Your competitive advantage is what makes customers come to YOU, rather than your rivals. You know you want one. So how do you work out what it is?
To identify your competitive advantage, you need to work backwards. Your product is a solution for your customers – they buy it because they have a need or a problem. So what problem are you solving? And for whom?
Let’s look at how you identify your customers’ needs, using a very successful business example – Dyson vacuum cleaners, back in the 1990s.
Your customer wants clean floors. This is the basic need or problem you are addressing. Vacuum cleaners already exist – cast your mind back, these were the ‘90s, when each vacuum cleaner had to have a bag inside. There were a number of ‘problems’ associated with vacuum cleaners with bags. The bags filled up and needed to be changed regularly. This led to problems of running out of bags, repeat costs of purchasing spare bags, mess if the bags split, impossible to retrieve something sucked up in error (without slicing open the bag) and, Dyson’s main hate, the filters clogged up and the suction efficiency dropped.
Whose problem is it?
Once you’ve identified the problems you are aiming to solve, you need to figure out who cares enough to buy the solution.
Who cleans the house? It might be a resident or a hired cleaner. There’s a big difference here, which you need to consider. A cleaner is your consumer – they are the one using your product. The owner of the house is the person who bought the vacuum cleaner – they are your customer. The owner may also be the user/ consumer. But crucially, you need to recognise that the customer is the one who buys your goods, and that they may not be the end user.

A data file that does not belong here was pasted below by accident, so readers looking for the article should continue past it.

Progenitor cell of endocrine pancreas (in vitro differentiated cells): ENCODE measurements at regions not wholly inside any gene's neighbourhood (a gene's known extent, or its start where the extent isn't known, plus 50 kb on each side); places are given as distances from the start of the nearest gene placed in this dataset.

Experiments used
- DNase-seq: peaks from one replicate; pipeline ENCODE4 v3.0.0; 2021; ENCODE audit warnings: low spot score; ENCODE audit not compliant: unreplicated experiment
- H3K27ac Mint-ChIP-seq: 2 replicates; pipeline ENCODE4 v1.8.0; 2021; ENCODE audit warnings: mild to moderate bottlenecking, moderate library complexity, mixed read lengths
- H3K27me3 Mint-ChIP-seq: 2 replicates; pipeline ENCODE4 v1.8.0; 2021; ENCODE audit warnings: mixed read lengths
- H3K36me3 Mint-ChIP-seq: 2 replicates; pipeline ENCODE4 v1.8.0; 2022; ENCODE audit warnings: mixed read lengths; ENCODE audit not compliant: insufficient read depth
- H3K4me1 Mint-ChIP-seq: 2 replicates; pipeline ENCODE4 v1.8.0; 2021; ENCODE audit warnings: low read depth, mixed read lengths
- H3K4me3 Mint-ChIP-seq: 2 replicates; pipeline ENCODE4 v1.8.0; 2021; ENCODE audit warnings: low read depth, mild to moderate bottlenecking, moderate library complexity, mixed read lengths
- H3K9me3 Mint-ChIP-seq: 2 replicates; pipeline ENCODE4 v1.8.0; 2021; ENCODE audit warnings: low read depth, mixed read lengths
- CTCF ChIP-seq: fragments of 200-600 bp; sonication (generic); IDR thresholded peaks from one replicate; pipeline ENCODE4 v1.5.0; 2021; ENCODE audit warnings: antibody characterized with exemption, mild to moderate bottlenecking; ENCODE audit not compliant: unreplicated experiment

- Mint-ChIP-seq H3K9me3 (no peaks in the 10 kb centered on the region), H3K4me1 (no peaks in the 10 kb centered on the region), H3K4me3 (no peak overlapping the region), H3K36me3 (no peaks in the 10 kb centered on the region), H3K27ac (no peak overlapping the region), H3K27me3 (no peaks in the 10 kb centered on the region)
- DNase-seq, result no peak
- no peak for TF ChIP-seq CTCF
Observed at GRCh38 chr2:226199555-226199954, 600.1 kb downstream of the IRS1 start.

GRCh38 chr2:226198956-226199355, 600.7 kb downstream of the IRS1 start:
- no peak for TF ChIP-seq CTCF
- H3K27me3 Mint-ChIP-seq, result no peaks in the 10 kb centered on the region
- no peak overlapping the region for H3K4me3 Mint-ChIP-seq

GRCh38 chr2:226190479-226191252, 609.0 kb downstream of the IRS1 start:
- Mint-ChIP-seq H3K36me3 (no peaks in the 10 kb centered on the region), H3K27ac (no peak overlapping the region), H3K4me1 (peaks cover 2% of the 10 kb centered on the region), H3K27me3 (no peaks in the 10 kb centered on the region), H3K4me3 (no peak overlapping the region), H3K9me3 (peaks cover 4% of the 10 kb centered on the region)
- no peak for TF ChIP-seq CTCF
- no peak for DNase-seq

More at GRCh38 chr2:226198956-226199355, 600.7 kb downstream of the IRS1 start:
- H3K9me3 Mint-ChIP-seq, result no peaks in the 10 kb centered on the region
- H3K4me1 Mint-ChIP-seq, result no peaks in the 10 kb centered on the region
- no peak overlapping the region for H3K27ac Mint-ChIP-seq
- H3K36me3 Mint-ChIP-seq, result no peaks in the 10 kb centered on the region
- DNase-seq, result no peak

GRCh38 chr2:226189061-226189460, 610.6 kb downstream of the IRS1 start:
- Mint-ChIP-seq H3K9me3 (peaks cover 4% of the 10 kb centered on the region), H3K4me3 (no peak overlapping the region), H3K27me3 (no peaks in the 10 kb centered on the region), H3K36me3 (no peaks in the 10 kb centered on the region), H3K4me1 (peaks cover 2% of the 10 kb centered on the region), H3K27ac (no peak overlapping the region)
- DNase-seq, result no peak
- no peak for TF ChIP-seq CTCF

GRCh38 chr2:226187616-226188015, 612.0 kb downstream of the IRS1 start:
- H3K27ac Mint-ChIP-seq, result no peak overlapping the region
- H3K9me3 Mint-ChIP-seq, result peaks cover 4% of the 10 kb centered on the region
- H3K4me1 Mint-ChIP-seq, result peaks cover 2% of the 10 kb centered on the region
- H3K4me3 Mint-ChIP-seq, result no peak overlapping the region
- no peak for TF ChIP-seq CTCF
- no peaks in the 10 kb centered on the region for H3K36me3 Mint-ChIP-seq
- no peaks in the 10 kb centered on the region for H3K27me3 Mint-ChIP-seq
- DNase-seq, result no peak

You need to be selling to the customer and addressing the issues they recognise.
The problems identified above don’t all apply to the customer. If they are not the one changing the bag, why would they care about the mess and the hassle?
The house owner / customer is likely to care about having a properly clean house – after all, they’ve bothered to buy a vacuum cleaner and possibly hire a cleaner. So the impact of the suction power will be important to them, as this impacts the product performance. Removing any repeat costs (such as bag purchases) is also appealing for to the customer’s wallet.
So how did Dyson gain the competitive advantage and become the leader in the vacuum cleaning market?
Dyson cleaners had new cyclone technology, reducing clogged filters (tick on suction power and cleanliness). They were bagless and easy to use (tick on hassle and repeat purchases). They had all the functionality of a traditional vacuum cleaner, AND MORE. The suction, cleanliness and ease of use made Dyson a desirable product, and it rapidly developed an aura of prestige, having a Dyson had a social cachet against it. The higher price point charged for a Dyson was not a barrier to high sales, due to the enhanced performance and brand status.
Dyson identified a problem, created a solution and cornered the market by addressing needs his competitors had overlooked.
When you are defining your competitive advantage, you need to dig down to identify the problems you are solving, and to make sure they are the problems faced by your target customer. If you can do this, you have taken a major step towards business success.
Ironically, despite Dyson’s domination of the vacuum cleaner market, we still refer to them as ‘hoovers’.